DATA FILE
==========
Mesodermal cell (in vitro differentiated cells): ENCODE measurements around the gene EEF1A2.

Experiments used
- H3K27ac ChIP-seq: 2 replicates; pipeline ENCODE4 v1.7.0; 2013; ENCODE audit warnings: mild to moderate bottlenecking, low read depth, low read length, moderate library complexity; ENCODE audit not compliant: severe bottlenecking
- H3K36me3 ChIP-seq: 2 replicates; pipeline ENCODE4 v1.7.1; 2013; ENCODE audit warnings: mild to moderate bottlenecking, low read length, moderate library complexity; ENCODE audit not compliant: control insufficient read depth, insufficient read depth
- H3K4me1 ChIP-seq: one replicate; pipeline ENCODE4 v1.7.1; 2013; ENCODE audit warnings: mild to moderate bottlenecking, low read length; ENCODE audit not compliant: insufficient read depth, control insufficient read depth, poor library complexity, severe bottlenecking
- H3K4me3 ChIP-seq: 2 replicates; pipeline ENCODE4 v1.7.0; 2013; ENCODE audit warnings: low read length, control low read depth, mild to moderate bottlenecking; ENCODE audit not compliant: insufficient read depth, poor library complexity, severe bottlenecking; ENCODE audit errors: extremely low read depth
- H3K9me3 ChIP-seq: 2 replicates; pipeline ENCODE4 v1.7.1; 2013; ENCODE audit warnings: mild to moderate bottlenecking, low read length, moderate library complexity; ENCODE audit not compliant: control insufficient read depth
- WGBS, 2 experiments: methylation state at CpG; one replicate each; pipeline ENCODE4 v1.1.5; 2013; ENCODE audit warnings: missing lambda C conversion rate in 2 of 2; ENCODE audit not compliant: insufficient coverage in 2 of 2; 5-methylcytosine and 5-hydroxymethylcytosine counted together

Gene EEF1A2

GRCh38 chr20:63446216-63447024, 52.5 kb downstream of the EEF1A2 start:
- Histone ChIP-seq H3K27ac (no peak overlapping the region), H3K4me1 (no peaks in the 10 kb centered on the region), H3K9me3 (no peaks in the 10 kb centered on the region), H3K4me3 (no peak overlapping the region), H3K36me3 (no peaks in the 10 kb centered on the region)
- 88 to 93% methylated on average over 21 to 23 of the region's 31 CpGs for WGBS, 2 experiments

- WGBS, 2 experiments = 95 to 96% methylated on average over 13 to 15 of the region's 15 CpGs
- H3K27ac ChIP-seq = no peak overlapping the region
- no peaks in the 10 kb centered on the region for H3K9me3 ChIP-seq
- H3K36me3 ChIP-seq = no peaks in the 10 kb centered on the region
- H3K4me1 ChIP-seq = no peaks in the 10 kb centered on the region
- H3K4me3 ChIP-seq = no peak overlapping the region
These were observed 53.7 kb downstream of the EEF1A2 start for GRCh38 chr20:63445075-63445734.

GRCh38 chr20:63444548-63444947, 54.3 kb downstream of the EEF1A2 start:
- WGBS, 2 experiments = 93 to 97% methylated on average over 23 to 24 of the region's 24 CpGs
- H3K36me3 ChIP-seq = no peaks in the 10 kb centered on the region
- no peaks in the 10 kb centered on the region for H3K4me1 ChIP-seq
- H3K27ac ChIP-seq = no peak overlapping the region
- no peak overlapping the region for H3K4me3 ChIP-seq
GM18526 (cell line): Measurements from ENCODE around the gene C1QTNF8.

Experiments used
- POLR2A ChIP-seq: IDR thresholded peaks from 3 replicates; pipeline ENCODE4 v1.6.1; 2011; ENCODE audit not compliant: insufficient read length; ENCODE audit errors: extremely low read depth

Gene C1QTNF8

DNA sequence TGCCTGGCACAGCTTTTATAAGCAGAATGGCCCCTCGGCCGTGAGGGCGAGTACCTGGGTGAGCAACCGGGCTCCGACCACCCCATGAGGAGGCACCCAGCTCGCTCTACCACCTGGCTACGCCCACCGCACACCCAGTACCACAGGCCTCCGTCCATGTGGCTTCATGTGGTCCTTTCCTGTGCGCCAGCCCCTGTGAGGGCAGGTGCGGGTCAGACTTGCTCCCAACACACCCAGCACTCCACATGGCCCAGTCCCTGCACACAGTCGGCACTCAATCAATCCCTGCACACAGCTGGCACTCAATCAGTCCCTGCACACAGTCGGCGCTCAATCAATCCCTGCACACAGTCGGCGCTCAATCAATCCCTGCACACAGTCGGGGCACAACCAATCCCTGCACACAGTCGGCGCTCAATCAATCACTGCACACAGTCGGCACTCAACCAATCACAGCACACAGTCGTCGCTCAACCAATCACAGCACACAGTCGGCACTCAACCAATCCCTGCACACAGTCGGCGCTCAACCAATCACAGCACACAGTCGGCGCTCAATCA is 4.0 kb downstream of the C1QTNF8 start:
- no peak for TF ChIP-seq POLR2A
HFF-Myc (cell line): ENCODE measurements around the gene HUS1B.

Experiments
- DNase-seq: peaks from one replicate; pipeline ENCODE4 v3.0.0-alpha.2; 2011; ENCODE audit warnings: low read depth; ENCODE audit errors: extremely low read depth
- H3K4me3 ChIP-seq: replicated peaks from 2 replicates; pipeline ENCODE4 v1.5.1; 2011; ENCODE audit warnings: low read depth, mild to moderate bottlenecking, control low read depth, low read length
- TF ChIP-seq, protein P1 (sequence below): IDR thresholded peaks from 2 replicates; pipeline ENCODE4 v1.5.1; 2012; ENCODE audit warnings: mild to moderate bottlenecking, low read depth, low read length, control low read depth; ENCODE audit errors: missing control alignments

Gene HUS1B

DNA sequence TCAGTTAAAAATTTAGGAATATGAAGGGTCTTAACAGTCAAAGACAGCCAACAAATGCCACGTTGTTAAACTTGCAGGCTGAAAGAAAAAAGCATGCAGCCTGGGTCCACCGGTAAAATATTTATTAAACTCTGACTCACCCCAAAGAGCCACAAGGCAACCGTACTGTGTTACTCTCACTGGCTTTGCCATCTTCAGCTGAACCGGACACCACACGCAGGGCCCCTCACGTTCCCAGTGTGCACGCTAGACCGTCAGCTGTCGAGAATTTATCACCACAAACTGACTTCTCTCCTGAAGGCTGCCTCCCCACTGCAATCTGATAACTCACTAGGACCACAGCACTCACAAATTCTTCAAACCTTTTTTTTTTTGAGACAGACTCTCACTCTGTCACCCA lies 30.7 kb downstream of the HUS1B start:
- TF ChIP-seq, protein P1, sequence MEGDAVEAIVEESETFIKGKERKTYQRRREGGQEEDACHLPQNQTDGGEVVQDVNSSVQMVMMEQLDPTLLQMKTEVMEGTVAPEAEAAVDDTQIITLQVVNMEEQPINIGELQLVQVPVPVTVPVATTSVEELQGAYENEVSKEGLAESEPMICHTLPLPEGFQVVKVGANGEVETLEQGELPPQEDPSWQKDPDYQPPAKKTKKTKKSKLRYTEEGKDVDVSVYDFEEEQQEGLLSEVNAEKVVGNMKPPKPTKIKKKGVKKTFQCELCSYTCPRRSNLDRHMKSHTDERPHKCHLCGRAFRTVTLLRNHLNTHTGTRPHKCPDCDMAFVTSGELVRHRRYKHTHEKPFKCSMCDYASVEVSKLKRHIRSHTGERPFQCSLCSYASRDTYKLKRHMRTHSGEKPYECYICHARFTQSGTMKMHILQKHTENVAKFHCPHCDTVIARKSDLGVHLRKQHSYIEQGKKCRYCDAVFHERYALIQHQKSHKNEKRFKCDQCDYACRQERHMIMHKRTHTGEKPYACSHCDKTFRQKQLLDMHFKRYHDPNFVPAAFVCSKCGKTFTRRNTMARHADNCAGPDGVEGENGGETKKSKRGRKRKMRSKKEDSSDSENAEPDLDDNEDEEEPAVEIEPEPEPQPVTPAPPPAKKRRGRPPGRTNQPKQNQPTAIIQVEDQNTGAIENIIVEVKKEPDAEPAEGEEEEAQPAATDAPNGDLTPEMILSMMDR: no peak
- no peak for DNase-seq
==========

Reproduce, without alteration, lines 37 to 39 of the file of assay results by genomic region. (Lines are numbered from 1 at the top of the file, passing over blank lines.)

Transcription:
Gene HUS1B

DNA sequence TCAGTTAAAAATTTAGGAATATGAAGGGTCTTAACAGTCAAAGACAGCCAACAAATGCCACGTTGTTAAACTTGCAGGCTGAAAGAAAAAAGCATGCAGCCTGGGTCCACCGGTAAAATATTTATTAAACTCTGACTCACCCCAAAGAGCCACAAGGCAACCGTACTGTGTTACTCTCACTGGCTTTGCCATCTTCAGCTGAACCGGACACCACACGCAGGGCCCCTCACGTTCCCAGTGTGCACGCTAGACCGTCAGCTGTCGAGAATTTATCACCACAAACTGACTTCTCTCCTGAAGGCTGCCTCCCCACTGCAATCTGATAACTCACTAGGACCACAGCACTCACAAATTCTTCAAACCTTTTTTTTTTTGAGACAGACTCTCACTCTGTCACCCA lies 30.7 kb downstream of the HUS1B start:
- TF ChIP-seq, protein P1, sequence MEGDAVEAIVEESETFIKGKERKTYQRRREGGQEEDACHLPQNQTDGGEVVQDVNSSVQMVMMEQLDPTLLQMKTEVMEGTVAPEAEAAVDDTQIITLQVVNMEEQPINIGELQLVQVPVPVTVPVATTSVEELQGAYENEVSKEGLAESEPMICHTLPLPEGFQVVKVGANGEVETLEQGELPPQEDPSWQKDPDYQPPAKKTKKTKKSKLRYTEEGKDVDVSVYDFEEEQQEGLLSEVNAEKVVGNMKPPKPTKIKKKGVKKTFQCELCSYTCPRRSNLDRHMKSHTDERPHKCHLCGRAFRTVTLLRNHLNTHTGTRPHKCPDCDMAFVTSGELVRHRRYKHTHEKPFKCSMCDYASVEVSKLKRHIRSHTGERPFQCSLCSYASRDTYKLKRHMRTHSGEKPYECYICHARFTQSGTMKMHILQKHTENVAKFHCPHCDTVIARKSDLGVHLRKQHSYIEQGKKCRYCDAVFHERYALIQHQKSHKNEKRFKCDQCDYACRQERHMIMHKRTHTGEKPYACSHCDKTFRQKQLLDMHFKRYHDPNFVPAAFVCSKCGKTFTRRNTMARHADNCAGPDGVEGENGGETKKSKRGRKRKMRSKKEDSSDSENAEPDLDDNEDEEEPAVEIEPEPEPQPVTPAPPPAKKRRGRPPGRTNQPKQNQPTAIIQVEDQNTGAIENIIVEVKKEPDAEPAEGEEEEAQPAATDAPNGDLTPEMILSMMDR: no peak